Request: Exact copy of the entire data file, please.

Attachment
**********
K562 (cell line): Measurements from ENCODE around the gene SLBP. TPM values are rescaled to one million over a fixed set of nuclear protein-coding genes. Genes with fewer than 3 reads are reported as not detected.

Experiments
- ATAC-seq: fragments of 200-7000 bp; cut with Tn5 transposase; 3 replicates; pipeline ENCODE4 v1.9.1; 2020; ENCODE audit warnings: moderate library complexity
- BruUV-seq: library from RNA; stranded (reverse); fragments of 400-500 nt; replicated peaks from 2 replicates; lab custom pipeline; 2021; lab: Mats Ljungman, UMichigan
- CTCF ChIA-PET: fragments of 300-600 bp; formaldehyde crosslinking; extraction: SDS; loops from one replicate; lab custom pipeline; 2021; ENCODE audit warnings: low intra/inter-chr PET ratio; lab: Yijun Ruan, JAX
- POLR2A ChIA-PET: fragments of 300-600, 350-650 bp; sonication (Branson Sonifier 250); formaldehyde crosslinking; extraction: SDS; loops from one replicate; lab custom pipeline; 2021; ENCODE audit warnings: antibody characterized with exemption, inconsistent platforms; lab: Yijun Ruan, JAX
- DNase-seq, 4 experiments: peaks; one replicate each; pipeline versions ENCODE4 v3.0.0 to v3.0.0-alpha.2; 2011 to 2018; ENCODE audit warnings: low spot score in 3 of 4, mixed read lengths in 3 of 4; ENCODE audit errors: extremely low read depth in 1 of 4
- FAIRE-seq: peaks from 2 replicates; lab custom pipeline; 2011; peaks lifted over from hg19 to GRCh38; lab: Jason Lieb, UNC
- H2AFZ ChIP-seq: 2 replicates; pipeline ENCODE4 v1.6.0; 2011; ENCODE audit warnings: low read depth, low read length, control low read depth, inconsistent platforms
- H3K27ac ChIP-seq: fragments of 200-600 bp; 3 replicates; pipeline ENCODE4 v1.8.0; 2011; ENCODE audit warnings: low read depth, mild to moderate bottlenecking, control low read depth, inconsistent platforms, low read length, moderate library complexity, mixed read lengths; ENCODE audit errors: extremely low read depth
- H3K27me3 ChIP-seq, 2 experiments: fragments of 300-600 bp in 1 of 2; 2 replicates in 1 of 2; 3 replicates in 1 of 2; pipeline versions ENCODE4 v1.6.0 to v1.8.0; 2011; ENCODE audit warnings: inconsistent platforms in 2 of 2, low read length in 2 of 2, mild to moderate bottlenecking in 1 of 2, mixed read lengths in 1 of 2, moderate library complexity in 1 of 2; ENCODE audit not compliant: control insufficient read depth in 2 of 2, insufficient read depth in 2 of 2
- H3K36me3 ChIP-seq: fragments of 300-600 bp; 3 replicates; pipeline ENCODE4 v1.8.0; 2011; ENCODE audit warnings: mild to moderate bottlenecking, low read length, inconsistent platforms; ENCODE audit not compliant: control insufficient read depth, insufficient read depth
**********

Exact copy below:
K562 (cell line): Measurements from ENCODE around the gene SLBP. TPM values are rescaled to one million over a fixed set of nuclear protein-coding genes. Genes with fewer than 3 reads are reported as not detected.

Experiments
- ATAC-seq: fragments of 200-7000 bp; cut with Tn5 transposase; 3 replicates; pipeline ENCODE4 v1.9.1; 2020; ENCODE audit warnings: moderate library complexity
- BruUV-seq: library from RNA; stranded (reverse); fragments of 400-500 nt; replicated peaks from 2 replicates; lab custom pipeline; 2021; lab: Mats Ljungman, UMichigan
- CTCF ChIA-PET: fragments of 300-600 bp; formaldehyde crosslinking; extraction: SDS; loops from one replicate; lab custom pipeline; 2021; ENCODE audit warnings: low intra/inter-chr PET ratio; lab: Yijun Ruan, JAX
- POLR2A ChIA-PET: fragments of 300-600, 350-650 bp; sonication (Branson Sonifier 250); formaldehyde crosslinking; extraction: SDS; loops from one replicate; lab custom pipeline; 2021; ENCODE audit warnings: antibody characterized with exemption, inconsistent platforms; lab: Yijun Ruan, JAX
- DNase-seq, 4 experiments: peaks; one replicate each; pipeline versions ENCODE4 v3.0.0 to v3.0.0-alpha.2; 2011 to 2018; ENCODE audit warnings: low spot score in 3 of 4, mixed read lengths in 3 of 4; ENCODE audit errors: extremely low read depth in 1 of 4
- FAIRE-seq: peaks from 2 replicates; lab custom pipeline; 2011; peaks lifted over from hg19 to GRCh38; lab: Jason Lieb, UNC
- H2AFZ ChIP-seq: 2 replicates; pipeline ENCODE4 v1.6.0; 2011; ENCODE audit warnings: low read depth, low read length, control low read depth, inconsistent platforms
- H3K27ac ChIP-seq: fragments of 200-600 bp; 3 replicates; pipeline ENCODE4 v1.8.0; 2011; ENCODE audit warnings: low read depth, mild to moderate bottlenecking, control low read depth, inconsistent platforms, low read length, moderate library complexity, mixed read lengths; ENCODE audit errors: extremely low read depth
- H3K27me3 ChIP-seq, 2 experiments: fragments of 300-600 bp in 1 of 2; 2 replicates in 1 of 2; 3 replicates in 1 of 2; pipeline versions ENCODE4 v1.6.0 to v1.8.0; 2011; ENCODE audit warnings: inconsistent platforms in 2 of 2, low read length in 2 of 2, mild to moderate bottlenecking in 1 of 2, mixed read lengths in 1 of 2, moderate library complexity in 1 of 2; ENCODE audit not compliant: control insufficient read depth in 2 of 2, insufficient read depth in 2 of 2
- H3K36me3 ChIP-seq: fragments of 300-600 bp; 3 replicates; pipeline ENCODE4 v1.8.0; 2011; ENCODE audit warnings: mild to moderate bottlenecking, low read length, inconsistent platforms; ENCODE audit not compliant: control insufficient read depth, insufficient read depth